- Peters: 84.7 (above average)
- Barbre: 82.8 (above average)
- Kelce: 60.2 (below average)
- Brooks: 84.8 (above average)
- Johnson: 87.2 (high quality)
Given that our receivers can’t catch, our corners can’t stop receivers from catching, and our best running back is a 34-year old scat back, the temptation likely exists to assume the offensive line is good enough for another year and invest our limited resources elsewhere. Maybe Isaac Seumalo challenges Kelce for the starting center job, Jason Peters defies Father Time one last time, and the Eagles get away with just injecting the line with youth vis-a-vis late round draft picks.
Truth be told, I’d love nothing more than to get Carson Wentz a true number one receiver and a stud running back. And while we still need to address those positions over the next two offseasons, it cannot come at the expense of the offensive line. According to Jimmy Kempski of Philly Voice, the Eagles entered this season with the oldest offensive line, in terms of average age of each lineman, in the entire league, with their average age of 29.2 years just beating out the Atlanta Falcons (29). This chart, again courtesy of Jimmy Kempski, underscores just how old the unit has become:
|J. Peters||2nd oldest LT|
|A. Barbre||2nd oldest LG|
|J. Kelce||11th oldest C|
|B. Brooks||10th oldest RG|
|L. Johnson||24th oldest RT|
If the Eagles do not make any changes to the above group next season, they will have an absurd average age of 30.6 years old, which is almost two-years older than the second oldest. Even if we substitute Isaac Seumalo for Allan Barbre at left guard, the units average age would be 28.8, which would rank tied for the 29th oldest unit in the league based on this year’s numbers (which shouldn’t be too far off from what we would expect next season).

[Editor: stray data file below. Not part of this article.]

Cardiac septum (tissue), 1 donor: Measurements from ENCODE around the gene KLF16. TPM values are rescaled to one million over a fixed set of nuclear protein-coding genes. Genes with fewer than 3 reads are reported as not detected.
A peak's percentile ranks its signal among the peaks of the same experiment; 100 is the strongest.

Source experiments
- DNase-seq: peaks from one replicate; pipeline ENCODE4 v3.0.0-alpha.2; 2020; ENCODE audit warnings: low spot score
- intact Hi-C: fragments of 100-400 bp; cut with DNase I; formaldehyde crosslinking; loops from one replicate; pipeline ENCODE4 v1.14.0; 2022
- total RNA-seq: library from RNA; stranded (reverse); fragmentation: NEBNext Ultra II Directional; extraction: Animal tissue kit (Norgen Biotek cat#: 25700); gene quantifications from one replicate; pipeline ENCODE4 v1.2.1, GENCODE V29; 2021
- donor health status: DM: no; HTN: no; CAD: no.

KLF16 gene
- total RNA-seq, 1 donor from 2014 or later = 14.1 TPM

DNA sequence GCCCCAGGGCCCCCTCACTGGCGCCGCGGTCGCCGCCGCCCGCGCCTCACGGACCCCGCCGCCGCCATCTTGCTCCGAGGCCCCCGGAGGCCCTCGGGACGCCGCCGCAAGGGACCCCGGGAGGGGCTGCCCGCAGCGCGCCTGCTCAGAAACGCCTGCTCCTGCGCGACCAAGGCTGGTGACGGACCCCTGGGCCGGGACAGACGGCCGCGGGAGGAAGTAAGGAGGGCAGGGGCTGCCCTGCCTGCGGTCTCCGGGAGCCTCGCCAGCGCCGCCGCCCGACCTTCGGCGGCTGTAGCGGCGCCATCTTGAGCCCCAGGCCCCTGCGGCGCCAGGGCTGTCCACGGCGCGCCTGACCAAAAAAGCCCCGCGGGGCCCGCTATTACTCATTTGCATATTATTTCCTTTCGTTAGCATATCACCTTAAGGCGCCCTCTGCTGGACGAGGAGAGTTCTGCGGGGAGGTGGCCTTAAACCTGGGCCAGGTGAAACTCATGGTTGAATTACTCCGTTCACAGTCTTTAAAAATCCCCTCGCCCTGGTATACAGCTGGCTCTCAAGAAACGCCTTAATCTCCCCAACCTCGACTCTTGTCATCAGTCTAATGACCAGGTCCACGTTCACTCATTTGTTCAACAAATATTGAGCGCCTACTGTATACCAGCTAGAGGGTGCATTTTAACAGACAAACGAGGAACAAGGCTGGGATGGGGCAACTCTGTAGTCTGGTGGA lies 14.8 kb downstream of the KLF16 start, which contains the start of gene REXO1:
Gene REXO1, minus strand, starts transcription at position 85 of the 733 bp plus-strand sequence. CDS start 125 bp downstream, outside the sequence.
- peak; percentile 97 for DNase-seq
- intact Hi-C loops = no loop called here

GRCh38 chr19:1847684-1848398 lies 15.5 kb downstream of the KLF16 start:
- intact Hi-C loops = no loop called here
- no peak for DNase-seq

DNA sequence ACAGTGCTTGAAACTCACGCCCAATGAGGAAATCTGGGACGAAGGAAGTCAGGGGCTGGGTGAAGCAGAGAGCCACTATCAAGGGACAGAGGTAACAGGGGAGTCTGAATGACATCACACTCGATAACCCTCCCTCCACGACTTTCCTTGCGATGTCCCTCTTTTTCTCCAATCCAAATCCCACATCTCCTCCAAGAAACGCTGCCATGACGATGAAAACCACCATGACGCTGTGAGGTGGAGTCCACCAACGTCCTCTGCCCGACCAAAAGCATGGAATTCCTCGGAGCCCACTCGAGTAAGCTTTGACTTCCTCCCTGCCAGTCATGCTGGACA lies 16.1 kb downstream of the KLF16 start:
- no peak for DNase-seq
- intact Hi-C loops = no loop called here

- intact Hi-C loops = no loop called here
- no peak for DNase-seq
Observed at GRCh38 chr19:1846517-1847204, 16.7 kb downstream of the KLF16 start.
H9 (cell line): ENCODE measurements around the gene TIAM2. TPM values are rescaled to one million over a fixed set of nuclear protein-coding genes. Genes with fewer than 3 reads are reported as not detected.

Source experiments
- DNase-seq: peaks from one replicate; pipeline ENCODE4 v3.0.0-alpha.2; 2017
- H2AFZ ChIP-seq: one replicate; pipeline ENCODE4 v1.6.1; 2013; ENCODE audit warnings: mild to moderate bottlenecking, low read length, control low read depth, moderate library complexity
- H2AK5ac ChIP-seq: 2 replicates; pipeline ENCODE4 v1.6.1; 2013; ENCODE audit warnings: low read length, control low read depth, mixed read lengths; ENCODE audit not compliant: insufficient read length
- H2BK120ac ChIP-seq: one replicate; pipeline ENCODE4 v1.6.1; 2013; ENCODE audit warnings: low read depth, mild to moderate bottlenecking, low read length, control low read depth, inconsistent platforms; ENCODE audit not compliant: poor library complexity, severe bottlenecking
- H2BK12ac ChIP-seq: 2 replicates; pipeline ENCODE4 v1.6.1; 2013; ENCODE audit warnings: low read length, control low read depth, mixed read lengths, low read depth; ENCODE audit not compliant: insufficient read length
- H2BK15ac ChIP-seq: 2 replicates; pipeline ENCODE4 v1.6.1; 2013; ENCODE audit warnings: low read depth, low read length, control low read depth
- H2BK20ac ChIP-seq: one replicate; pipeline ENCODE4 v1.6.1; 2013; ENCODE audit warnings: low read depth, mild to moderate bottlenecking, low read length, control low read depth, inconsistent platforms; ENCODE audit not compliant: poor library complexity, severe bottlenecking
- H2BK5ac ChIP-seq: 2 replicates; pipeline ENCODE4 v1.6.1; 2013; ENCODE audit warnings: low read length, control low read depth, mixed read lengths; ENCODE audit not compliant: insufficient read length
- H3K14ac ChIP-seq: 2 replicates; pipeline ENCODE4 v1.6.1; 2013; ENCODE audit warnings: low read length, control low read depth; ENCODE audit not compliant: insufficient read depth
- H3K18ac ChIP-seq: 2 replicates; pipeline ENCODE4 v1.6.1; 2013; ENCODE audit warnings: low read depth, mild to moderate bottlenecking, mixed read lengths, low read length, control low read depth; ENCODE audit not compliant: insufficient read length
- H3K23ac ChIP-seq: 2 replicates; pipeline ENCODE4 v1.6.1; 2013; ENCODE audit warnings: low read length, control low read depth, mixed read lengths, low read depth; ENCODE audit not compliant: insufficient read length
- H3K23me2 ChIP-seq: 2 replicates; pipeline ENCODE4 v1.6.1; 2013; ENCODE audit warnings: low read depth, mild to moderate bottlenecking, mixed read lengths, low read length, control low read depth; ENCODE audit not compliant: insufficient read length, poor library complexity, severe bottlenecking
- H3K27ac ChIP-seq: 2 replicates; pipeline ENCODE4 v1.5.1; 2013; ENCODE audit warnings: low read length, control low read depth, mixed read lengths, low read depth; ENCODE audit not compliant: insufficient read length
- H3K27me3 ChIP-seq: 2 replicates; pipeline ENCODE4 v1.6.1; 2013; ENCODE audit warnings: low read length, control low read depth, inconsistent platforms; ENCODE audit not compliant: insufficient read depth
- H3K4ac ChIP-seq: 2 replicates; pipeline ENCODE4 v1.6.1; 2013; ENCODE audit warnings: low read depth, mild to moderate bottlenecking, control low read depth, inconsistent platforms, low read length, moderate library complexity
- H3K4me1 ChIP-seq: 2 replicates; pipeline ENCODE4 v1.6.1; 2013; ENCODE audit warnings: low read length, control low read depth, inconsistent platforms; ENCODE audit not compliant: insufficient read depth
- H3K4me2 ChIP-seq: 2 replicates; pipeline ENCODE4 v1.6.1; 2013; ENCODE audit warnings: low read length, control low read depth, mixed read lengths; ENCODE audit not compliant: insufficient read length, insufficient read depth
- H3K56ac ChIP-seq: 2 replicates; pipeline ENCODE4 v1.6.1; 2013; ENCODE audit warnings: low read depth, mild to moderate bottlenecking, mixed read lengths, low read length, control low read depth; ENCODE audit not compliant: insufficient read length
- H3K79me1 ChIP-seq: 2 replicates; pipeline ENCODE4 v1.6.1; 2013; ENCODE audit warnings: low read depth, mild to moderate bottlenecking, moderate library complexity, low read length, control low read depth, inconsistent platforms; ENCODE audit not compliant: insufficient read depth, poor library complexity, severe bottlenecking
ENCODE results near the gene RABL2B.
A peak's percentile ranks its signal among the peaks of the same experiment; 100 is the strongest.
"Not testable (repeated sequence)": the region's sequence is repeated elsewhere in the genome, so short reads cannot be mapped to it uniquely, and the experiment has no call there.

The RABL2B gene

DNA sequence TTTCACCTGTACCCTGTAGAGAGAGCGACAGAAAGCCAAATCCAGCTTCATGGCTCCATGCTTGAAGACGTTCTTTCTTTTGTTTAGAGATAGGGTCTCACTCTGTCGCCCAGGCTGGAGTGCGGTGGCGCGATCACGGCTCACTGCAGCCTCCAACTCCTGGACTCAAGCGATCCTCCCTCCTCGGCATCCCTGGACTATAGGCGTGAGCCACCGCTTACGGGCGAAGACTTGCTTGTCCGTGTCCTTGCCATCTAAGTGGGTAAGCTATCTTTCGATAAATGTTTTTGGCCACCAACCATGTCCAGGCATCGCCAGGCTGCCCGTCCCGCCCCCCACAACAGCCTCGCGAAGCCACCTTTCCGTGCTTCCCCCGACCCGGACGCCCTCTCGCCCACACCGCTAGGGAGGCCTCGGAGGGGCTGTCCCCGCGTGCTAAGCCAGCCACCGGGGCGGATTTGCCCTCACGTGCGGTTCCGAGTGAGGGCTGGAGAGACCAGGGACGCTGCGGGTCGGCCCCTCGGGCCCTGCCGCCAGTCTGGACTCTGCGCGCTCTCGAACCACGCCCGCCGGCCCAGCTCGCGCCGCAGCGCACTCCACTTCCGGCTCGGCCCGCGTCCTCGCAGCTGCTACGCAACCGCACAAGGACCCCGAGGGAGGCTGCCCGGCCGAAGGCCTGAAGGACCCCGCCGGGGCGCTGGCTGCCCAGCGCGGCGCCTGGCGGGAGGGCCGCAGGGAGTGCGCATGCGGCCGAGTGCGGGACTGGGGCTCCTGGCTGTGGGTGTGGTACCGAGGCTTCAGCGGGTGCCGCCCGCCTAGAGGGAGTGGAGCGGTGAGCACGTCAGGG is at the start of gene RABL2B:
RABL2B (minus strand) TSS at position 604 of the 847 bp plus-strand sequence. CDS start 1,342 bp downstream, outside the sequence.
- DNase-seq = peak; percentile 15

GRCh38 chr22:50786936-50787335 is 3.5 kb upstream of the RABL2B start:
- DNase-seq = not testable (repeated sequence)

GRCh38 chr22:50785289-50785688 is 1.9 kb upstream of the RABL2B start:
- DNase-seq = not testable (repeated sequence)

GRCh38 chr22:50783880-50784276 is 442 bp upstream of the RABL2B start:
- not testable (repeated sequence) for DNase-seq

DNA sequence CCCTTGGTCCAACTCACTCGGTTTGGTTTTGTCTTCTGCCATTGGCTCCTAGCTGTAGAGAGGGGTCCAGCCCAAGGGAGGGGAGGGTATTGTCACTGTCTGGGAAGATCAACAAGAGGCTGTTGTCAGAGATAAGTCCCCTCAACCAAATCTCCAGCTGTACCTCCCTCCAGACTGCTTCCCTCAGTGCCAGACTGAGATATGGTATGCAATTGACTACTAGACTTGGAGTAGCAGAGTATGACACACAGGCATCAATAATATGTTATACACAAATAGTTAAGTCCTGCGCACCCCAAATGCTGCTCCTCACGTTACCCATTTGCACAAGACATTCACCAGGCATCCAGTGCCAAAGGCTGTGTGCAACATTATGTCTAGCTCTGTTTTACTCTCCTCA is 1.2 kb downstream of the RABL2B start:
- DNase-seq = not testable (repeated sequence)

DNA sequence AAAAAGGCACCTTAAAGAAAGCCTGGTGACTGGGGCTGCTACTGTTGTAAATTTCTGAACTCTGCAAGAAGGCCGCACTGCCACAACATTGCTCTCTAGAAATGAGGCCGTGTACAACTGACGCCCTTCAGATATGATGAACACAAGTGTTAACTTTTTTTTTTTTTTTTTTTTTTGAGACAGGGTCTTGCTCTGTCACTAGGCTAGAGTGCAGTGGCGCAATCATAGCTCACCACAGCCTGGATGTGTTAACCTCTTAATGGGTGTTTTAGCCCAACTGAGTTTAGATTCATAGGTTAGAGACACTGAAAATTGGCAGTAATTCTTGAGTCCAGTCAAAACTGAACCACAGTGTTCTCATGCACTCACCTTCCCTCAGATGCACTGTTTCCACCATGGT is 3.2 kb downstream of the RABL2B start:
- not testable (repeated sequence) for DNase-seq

That was a long way of saying the Eagles offensive line is old as dirt. This is the direct result of the Eagles failing draft a single lineman during the last two seasons of the Chip Kelly era, and the situation won’t get any better until the Eagles invest significant resources in this position in the very near future.
This investment is especially needed at the tackle position, where Peters age (he will be 35 next year) and Lane Johnson’s tenuous grasp on his NFL career paint a bleak outlook. While Peters has played better longer than anyone (including yours truly) expected, there isn’t a single starting lineman in the NFL that is 35 years old, which is how old Peters will be next year. While Johnson has been suspended twice for violating the NFL’s PED policy, meaning he is one mistake away from a 2-year suspension.
Can the Eagles risk heading into next season under those circumstances? Here are the three potential outcomes for next season:
- Best case (unrealistic?) scenario: Peters has another solid season left in the tank, Johnson keeps himself out of trouble, and the Eagles find a way to address the right tackle position in 2017.
- More realistic scenario: Peters regresses and/or gets hurt, forcing the Eagles to slide Johnson to left tackle and Big V to right tackle.
- Worst case scenario: Peters gets hurt and Johnson gets suspended, forcing the Birds into relying on Barbre and Big V as their starting tackles for the season. No offense to either of those two, but that is simply not a situation in which we want to place our young franchise quarterback.
And of course, I haven’t even addressed the fact that Jason Kelce has regressed in each of the last three seasons, and Brandon Brooks — the Eagles free agent signing this offseason — just announced today that he has missed the last two weeks of football because of a serious anxiety disorder.
Simply put, as important as receiver, running back and corner back are to this team — and indeed, they are critical — offensive line should be our top priority.